Friday, July 30, 2010

We did it!

Actually, you did it. Thanks to the many devoted followers of Flannery O'Connor who have visited Andalusia in the past year, last week we surpassed the previous record for visitations in a twelve month period. It is a considerable feat when you consider the sluggish economy and the scorching summer we're having. It is certainly a testament to the drawing power of Flannery O'Connor. With any luck we may reach 4,000 visitors before the fiscal year ends September 30th.

As alluded to above, this is one of the hottest summers in recent memory. Today and tomorrow we are under a heat advisory and are expecting to see temperatures over 100 degrees. If you are planning to visit us, please exercise some caution. While we would love for you to see as much of the property as you want to, we advise limiting the amount of time you spend outside. You are certainly welcome to linger in the main house which is air conditioned and where we have the refrigerator stocked with plenty of cold, bottled water. All this is to say, don't let a little hot weather deter you from visiting us.

- Mark

Friday, July 23, 2010

Who let the dogs out?

They say there are two kinds of persons in the world - cat people and dog people. Each of these types exhibits certain personality traits. What kind of person was Flannery O'Connor? Characteristically, neither. She was, instead, a bird person. From the time O'Connor was a little girl she raised ducks and chickens. She even sewed clothes for these birds and made up fanciful stories about them that she shared with her classmates at St. Vincent's Academy in Savannah. As she grew older, her flock became more diversified, most notably with the addition of peafowl that she started raising at Andalusia in 1953. Flannery was protective of her birds, too. In the summer of 1957 her friend Cecil Dawkins wanted to give her a dog. O'Connor wrote her back declining the kind offer: "You certainly are nice to want to give me that dog but I'll have to take the thought for the dog. I didn't tell you what I raise: I raise peacocks - and you can't keep dogs and peacocks on the same place. When people come to see us with a dog, we have to ask them to keep the dog in the car - else the peachickens will take to the trees and have nervous prostrations...So I adjust myself to their tastes, including being anti-dog." (Habit of Being p. 230)

Though the present day peafowl at Andalusia enjoy the safe confines of an aviary, we must be "anti-dog," too. Visitors are certainly welcome to bring their dogs out to the farm, but we ask that they keep them on a leash, not only for the protection of our guests, but for the animals' protection, too. If you bring a dog to Andalusia, we also ask that you don't leave your pet in the car, especially during these searing summer months. It's also not a good idea to leave your pet in the car with the motor running. There have been dogs left in idling cars here that have locked themselves in. Since we don't want a similar fate to happen to your pet, we ask that you observe our "leash law."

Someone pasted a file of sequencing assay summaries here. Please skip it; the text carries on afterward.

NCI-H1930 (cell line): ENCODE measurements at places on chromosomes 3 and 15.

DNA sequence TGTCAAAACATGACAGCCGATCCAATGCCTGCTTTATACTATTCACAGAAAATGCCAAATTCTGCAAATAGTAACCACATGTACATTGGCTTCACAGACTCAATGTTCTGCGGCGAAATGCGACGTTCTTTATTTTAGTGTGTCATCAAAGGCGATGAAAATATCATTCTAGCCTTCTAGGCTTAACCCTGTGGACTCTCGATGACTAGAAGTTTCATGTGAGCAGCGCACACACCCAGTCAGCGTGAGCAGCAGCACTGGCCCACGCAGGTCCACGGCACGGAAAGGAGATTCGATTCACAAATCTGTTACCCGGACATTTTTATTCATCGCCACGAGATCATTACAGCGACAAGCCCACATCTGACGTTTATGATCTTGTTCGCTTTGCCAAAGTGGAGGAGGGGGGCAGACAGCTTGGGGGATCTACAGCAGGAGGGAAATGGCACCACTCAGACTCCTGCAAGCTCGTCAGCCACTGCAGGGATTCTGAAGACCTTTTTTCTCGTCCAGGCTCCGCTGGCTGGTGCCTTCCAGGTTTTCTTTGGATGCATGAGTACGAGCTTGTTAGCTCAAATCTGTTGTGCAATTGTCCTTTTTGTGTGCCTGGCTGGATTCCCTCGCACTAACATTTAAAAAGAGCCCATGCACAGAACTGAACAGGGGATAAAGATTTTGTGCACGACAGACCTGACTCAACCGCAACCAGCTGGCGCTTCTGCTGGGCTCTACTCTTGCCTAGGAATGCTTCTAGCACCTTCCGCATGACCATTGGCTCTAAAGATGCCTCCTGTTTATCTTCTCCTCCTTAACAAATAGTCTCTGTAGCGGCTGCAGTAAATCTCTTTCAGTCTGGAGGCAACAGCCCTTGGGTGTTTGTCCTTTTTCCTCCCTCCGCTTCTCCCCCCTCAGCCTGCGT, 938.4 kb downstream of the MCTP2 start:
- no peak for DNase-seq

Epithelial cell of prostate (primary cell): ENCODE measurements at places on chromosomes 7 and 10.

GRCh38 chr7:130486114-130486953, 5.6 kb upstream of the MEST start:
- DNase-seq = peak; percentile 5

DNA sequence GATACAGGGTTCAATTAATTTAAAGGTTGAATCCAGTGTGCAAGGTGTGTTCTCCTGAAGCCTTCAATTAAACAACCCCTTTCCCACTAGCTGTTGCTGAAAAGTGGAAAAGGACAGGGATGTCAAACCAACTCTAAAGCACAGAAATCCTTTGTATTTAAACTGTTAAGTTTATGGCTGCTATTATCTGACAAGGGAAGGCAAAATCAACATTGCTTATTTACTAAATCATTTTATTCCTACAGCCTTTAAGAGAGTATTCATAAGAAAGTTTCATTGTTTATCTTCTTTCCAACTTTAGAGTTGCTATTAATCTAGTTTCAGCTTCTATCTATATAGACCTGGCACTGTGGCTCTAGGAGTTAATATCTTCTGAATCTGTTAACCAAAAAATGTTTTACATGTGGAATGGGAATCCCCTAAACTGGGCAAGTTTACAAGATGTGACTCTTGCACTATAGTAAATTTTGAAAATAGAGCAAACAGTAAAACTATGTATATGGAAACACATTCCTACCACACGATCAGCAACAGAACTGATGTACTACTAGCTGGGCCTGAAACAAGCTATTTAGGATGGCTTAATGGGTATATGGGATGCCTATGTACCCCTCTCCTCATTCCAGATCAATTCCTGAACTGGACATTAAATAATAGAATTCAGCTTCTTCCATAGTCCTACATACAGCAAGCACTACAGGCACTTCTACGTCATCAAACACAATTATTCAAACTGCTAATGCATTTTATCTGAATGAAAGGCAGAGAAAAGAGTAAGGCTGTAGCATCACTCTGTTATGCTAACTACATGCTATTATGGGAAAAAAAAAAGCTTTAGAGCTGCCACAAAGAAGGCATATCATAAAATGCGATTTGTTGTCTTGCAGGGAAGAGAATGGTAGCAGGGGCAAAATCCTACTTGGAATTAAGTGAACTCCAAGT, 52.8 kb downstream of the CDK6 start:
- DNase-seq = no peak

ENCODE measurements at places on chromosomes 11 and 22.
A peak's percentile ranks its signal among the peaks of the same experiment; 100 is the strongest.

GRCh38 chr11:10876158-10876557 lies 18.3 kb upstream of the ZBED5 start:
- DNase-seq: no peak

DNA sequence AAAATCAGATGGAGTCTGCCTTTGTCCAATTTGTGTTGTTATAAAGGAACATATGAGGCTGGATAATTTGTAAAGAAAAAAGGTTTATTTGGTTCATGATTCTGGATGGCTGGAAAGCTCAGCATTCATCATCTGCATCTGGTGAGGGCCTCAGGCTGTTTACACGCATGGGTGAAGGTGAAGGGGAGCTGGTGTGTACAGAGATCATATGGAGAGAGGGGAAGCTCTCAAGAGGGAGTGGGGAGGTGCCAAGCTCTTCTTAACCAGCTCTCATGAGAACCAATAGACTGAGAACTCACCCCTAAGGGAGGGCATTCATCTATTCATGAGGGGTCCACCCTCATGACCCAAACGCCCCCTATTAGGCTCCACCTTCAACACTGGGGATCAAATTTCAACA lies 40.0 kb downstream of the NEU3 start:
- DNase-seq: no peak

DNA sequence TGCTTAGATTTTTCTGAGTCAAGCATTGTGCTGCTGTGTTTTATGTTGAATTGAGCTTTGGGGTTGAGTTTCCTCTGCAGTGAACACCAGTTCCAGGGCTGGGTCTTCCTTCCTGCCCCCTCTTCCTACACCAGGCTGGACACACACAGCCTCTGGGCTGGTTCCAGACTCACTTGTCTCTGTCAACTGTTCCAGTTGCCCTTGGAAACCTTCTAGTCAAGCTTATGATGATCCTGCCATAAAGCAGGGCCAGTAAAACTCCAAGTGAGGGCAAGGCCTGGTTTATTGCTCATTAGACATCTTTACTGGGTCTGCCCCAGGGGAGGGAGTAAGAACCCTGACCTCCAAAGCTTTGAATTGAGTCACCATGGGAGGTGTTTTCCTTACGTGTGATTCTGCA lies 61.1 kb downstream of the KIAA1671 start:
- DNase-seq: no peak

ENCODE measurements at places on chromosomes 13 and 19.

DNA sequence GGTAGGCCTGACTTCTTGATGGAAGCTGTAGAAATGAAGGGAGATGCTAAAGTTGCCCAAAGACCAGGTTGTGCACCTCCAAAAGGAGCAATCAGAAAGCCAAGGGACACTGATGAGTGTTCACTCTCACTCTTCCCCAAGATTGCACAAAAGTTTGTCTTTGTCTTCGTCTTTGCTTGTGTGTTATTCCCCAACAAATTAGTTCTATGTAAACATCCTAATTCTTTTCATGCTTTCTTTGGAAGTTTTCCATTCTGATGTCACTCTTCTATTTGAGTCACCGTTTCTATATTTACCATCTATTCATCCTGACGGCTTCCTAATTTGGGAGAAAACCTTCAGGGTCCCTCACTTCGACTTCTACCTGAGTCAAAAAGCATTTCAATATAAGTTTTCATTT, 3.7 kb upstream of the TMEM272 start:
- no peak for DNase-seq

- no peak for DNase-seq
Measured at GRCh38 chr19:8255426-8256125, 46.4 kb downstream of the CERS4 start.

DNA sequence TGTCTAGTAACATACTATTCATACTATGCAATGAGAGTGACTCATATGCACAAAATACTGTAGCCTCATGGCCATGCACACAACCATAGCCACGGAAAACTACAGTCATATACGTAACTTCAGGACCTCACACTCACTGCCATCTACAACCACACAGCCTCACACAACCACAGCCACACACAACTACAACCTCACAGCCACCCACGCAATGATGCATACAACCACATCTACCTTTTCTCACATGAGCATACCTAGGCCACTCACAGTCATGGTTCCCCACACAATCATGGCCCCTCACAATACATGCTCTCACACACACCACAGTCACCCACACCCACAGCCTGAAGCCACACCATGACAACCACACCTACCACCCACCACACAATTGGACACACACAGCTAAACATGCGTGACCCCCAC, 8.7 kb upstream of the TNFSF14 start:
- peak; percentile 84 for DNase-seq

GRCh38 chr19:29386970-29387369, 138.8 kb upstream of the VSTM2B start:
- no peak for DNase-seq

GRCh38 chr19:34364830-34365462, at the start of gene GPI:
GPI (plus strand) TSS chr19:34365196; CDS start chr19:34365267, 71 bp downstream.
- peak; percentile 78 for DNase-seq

- Mark

Friday, July 16, 2010

Lilac of the South

One of the joys of living in middle Georgia is that no matter what season you're in something is always in bloom - even in winter when pansies and snap dragons provide much welcome color. In the summer, crape myrtles are bursting with white, raspberry, periwinkle, and pink blossoms. For those of you outside the deep south a crape myrtle is a multi-stemmed, large shrub that can grow as a tall as a tree. Indeed, the one in the front yard at Andalusia is about 25 ft. tall and is topped with frothy pink blossoms. Although no one knows whether our crape myrtle was around when Flannery lived at Andalusia, it is as refreshing to the eye on a hot summer day as a bowl of sherbet. Why not plan a trip to Andalusia this summer to see it? While you're here, check out some of the new (and not so new) titles that just arrived in the gift shop - Jean Cash's pioneering biography, Flannery O'Connor: A Life; Margaret Earley Whitt's study, Understanding Flannery O'Connor; Conversations with Flannery O'Connor, edited by Rosemary Magee; Hank Edmondson's Return to Good & Evil; and the travel book every bibliophile should have, Novel Destinations.
- Mark

Friday, July 9, 2010

Summer Scorcher

With today's high expected to reach 100, it's going to be another summer scorcher in the midstate. Yet no matter how hot it gets in Milledgeville, the majestic oaks here at Andalusia Farm keep things fairly comfortable. I must say that in the year that I've been working here, the heat has never been unbearable. Granted we have two window air conditioning units in the house - a luxury the O'Connors did not enjoy until near the end of Flannery's life when one was acquired to make the author's final days a bit more bearable. This modern convenience is much appreciated by our visitors - and staff - during these sizzling days of July.

For those of you who may be travelling this summer, check out some of the new titles in our gift shop. While it may not be exactly beach reading, the latest edition of Shenandoah arrived this week. This, the 60th anniversary issue of the venerable literary magazine out of Washington & Lee University, is devoted entirely to Flannery O'Connor. The magazine features critical essays, short stories, poetry, photography, and other art work in tribute to O'Connor. Supplies are limited. If you would like a copy, please visit out gift shop, or call 478-454-4029. The cost of the journal is $15.00 plus tax.
- Mark